A fish market of chopped fish 30 kilometers from the Júcaro port. A boring museum with the stuff of Indians, Cuban independence warriors, union workers and bourgeois that soon will be another office in this poorly preserved town-museum. The headquarters of the Union that used to give battles against the masters in the republic, demolished.

Huge billboards with Fidel Castro and Hugo Chávez announcing a future that neither they nor their followers will be able to give to their people. Eternal silences in the nights. And the refinery, that majestic mass of human labor, that factory that 60 years ago exceeded the million sacks of sugar, became a silent ruin.

And that is only the visible part. There isn’t freedom, which is not easily measurable, because people get used to silencing their wishes of progress to avoid jail or being fired from jobs, they get used to the same newspaper, radio and television; to the same politicians, to the same useless currency. They adapted themselves to thinking about running away, very far, without home or family when they can’t take it any more: that custom is the worst thing that happened to Stewart, to Venezuela.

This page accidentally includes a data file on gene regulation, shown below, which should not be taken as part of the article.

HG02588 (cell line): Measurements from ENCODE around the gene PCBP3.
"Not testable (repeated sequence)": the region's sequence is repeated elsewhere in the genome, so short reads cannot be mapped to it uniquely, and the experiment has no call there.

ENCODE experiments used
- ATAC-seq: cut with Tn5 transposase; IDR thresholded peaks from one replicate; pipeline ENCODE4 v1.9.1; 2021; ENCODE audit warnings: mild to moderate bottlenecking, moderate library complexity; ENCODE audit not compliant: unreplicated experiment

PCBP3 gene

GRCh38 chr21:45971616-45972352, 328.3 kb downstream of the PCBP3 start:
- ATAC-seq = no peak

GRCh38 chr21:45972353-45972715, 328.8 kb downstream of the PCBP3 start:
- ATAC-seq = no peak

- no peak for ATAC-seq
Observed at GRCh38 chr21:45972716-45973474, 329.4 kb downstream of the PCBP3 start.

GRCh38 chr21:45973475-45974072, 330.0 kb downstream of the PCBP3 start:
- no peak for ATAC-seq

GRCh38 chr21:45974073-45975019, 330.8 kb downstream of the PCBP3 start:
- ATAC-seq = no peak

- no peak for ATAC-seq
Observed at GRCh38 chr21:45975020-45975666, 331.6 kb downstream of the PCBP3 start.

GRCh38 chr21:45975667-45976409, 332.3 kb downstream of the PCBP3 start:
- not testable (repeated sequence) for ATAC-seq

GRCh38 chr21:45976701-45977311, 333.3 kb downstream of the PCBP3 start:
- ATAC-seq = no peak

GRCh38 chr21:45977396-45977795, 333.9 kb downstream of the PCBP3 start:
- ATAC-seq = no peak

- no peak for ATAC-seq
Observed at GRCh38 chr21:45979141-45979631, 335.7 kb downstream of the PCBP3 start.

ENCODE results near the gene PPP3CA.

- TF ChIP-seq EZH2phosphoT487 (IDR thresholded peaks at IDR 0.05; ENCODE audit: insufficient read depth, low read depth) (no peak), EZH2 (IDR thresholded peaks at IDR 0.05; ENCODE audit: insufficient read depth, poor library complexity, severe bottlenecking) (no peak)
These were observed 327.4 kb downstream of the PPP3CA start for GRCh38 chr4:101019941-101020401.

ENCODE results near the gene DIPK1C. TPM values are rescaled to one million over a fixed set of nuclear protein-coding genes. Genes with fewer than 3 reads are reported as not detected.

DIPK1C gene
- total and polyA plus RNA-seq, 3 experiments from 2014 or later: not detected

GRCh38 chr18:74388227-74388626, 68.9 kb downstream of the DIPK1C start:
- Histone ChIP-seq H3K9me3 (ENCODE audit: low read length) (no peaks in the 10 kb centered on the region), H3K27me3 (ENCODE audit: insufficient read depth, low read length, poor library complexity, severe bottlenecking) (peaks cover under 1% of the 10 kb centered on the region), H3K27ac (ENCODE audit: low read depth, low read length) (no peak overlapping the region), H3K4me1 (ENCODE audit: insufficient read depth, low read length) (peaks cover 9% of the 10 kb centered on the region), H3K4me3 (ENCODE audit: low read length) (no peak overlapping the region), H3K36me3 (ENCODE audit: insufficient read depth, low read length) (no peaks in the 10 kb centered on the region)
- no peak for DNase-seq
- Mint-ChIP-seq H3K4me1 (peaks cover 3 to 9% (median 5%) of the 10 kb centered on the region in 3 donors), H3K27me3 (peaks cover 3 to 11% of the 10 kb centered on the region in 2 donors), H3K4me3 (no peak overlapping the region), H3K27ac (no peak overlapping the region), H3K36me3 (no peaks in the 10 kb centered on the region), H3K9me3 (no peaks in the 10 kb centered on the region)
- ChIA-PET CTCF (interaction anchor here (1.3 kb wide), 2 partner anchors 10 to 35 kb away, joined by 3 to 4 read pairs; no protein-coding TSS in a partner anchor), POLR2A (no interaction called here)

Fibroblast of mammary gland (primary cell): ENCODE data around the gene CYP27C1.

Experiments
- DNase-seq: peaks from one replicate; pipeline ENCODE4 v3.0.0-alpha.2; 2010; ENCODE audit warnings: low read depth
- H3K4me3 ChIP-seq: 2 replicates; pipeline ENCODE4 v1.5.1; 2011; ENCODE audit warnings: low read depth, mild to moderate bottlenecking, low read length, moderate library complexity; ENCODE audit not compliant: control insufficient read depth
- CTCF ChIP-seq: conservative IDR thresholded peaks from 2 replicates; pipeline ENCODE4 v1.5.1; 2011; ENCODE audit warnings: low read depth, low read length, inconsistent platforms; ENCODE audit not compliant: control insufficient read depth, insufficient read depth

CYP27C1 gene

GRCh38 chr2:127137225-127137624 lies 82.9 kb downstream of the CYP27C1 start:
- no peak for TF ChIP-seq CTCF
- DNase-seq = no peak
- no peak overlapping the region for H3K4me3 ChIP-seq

This is Venezuela’s mute drama. That could happen to the other Venezuela, if they don’t learn the lesson of others and vote badly or remain silence in these decisive days, in which I forget that stupidity of not meddling in the problems of people of different flags; between the solidarity for other men, and respect for the very dubious sovereignty made to protect bad governments, I choose solidarity. And I also believe, as did José Martí and Bolivar — liberator of foreign lands — that homeland is humanity.

And Venezuela pains me.

Translated by: @Hachhe

11 April 2013

Constantin Answers in Diario de Cuba / Orlando Luis Pardo Lazo

Henry Constantín (OLPL)

Human Damage in an  Environment of Punishment

Orlando Luis Pardo Lazo